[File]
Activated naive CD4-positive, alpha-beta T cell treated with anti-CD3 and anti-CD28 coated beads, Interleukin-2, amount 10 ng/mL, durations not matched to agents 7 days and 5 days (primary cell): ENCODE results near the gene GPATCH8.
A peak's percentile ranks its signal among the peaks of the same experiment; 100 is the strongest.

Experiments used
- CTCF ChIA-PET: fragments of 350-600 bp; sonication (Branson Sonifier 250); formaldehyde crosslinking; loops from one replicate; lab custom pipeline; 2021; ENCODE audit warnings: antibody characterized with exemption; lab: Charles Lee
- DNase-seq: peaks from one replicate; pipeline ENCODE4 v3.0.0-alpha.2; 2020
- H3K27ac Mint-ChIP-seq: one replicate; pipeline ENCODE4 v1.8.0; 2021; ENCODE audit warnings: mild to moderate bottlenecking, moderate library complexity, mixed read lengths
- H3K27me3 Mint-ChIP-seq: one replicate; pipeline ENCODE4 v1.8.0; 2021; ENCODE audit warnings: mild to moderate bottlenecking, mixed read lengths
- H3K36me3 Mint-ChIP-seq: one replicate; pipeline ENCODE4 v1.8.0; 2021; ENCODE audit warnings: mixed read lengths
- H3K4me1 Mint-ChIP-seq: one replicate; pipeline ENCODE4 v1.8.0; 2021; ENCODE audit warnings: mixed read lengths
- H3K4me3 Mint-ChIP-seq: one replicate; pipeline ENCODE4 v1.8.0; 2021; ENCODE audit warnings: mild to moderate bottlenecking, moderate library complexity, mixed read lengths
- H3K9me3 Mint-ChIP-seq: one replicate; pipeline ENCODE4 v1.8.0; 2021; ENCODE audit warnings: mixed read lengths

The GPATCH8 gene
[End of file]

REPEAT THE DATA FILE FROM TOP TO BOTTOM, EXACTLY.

Activated naive CD4-positive, alpha-beta T cell treated with anti-CD3 and anti-CD28 coated beads, Interleukin-2, amount 10 ng/mL, durations not matched to agents 7 days and 5 days (primary cell): ENCODE results near the gene GPATCH8.
A peak's percentile ranks its signal among the peaks of the same experiment; 100 is the strongest.

Experiments used
- CTCF ChIA-PET: fragments of 350-600 bp; sonication (Branson Sonifier 250); formaldehyde crosslinking; loops from one replicate; lab custom pipeline; 2021; ENCODE audit warnings: antibody characterized with exemption; lab: Charles Lee
- DNase-seq: peaks from one replicate; pipeline ENCODE4 v3.0.0-alpha.2; 2020
- H3K27ac Mint-ChIP-seq: one replicate; pipeline ENCODE4 v1.8.0; 2021; ENCODE audit warnings: mild to moderate bottlenecking, moderate library complexity, mixed read lengths
- H3K27me3 Mint-ChIP-seq: one replicate; pipeline ENCODE4 v1.8.0; 2021; ENCODE audit warnings: mild to moderate bottlenecking, mixed read lengths
- H3K36me3 Mint-ChIP-seq: one replicate; pipeline ENCODE4 v1.8.0; 2021; ENCODE audit warnings: mixed read lengths
- H3K4me1 Mint-ChIP-seq: one replicate; pipeline ENCODE4 v1.8.0; 2021; ENCODE audit warnings: mixed read lengths
- H3K4me3 Mint-ChIP-seq: one replicate; pipeline ENCODE4 v1.8.0; 2021; ENCODE audit warnings: mild to moderate bottlenecking, moderate library complexity, mixed read lengths
- H3K9me3 Mint-ChIP-seq: one replicate; pipeline ENCODE4 v1.8.0; 2021; ENCODE audit warnings: mixed read lengths

The GPATCH8 gene